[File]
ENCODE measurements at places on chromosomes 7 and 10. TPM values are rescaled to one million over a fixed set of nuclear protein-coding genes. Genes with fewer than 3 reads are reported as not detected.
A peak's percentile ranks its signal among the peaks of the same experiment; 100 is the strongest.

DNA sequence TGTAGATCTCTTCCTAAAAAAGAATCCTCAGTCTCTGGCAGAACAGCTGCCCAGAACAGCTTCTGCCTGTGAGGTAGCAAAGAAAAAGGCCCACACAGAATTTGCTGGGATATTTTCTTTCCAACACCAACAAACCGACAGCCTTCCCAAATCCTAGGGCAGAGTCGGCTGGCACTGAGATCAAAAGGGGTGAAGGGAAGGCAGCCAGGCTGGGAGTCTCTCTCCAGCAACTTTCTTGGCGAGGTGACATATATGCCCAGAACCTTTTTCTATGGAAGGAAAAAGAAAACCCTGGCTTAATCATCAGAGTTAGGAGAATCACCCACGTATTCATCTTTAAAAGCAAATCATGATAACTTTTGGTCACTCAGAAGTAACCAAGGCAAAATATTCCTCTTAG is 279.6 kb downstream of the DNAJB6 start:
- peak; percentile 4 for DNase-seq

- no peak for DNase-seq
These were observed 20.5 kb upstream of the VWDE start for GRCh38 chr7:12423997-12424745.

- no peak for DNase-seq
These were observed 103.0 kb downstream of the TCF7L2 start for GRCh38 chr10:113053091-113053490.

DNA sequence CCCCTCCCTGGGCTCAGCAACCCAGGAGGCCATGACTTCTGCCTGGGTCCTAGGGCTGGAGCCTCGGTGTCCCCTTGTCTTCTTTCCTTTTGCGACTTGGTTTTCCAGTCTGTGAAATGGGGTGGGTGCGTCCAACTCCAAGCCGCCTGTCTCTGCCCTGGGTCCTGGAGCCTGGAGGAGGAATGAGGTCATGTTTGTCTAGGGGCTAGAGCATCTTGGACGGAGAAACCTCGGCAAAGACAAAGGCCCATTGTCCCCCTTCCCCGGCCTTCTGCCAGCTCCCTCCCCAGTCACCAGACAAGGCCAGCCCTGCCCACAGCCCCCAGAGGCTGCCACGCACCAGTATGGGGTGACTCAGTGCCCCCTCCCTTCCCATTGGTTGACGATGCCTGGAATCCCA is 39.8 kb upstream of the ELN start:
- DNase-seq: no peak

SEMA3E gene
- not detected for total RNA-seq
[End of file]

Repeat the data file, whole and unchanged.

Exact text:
ENCODE measurements at places on chromosomes 7 and 10. TPM values are rescaled to one million over a fixed set of nuclear protein-coding genes. Genes with fewer than 3 reads are reported as not detected.
A peak's percentile ranks its signal among the peaks of the same experiment; 100 is the strongest.

DNA sequence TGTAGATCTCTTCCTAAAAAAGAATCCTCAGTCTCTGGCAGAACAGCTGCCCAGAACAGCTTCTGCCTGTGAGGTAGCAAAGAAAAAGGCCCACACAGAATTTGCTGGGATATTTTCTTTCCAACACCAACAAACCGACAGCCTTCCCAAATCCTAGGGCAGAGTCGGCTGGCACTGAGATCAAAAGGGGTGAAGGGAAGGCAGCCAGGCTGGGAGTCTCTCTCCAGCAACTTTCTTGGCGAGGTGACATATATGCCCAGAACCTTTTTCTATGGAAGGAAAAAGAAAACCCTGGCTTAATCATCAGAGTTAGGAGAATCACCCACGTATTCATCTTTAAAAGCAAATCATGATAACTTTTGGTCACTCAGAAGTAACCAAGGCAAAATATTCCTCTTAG is 279.6 kb downstream of the DNAJB6 start:
- peak; percentile 4 for DNase-seq

- no peak for DNase-seq
These were observed 20.5 kb upstream of the VWDE start for GRCh38 chr7:12423997-12424745.

- no peak for DNase-seq
These were observed 103.0 kb downstream of the TCF7L2 start for GRCh38 chr10:113053091-113053490.

DNA sequence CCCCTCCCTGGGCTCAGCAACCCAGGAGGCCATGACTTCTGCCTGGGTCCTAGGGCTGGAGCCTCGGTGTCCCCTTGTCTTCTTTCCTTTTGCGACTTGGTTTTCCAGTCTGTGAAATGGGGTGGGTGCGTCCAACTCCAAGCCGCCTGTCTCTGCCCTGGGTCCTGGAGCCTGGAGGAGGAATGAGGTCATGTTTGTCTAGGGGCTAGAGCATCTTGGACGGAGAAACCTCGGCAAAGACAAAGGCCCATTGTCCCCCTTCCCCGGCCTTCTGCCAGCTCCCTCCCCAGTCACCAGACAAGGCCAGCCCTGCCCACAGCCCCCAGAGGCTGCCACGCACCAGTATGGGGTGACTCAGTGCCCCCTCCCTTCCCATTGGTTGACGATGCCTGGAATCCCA is 39.8 kb upstream of the ELN start:
- DNase-seq: no peak

SEMA3E gene
- not detected for total RNA-seq